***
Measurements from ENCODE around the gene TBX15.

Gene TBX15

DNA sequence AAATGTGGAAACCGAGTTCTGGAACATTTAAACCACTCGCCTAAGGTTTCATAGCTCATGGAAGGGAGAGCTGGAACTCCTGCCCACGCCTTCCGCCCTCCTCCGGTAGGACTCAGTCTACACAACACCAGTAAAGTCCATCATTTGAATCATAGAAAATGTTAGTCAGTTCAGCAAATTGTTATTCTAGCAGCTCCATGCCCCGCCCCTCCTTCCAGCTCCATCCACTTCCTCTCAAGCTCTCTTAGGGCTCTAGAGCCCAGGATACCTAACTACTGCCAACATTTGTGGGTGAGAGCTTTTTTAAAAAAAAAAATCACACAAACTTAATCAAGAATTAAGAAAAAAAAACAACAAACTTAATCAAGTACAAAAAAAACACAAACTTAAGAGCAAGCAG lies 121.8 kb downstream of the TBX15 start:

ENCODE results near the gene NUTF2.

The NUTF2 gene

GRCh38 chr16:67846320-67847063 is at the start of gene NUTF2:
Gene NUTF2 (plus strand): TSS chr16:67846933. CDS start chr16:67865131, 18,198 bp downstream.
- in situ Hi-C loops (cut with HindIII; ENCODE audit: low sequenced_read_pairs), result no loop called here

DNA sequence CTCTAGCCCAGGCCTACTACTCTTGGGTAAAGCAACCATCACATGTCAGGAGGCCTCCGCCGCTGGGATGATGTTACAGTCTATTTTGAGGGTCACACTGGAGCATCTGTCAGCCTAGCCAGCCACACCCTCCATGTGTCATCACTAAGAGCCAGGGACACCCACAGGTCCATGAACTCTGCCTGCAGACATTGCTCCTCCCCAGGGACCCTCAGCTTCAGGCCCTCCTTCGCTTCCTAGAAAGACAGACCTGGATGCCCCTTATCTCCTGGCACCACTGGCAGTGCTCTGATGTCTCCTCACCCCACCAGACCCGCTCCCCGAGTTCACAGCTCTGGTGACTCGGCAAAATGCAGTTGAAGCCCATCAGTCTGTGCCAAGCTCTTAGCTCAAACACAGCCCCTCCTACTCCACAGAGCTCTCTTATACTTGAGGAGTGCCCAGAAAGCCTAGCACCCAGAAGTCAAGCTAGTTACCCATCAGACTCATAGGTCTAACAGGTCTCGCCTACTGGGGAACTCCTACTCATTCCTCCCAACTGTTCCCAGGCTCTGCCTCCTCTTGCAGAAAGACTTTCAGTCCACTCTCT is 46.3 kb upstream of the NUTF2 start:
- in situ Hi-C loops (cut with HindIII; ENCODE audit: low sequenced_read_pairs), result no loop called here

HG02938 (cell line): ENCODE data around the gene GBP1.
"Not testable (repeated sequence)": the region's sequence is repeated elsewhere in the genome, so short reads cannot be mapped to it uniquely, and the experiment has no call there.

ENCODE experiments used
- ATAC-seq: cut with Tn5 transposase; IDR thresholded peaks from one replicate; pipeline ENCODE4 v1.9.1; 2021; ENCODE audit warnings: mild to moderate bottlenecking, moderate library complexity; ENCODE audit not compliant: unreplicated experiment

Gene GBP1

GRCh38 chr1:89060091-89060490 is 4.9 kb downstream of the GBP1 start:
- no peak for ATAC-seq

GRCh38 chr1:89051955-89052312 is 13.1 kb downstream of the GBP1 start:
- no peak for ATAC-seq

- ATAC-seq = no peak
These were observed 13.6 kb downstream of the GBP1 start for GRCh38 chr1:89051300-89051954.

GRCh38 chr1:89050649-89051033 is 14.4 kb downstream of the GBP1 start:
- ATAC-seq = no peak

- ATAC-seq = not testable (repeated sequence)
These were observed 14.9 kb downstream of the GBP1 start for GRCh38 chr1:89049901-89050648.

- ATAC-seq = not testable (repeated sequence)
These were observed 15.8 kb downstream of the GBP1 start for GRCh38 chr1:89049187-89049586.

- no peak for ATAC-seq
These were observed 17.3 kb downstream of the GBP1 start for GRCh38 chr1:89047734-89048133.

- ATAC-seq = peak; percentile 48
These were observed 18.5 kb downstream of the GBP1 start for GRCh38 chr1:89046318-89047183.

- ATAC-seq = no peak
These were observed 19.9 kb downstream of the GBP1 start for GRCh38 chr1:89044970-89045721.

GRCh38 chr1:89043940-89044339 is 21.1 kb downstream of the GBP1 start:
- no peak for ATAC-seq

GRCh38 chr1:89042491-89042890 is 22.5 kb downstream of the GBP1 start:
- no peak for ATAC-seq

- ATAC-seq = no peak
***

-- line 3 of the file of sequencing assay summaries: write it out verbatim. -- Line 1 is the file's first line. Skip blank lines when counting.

DNA sequence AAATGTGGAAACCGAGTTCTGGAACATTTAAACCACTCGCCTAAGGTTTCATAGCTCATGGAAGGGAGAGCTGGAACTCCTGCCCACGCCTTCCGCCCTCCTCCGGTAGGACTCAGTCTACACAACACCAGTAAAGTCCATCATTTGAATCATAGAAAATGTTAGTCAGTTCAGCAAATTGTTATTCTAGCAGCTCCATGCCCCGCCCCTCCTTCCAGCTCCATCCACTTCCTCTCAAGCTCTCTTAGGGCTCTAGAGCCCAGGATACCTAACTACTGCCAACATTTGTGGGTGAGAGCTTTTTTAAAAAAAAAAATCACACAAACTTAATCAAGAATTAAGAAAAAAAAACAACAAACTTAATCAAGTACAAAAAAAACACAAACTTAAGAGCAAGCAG lies 121.8 kb downstream of the TBX15 start: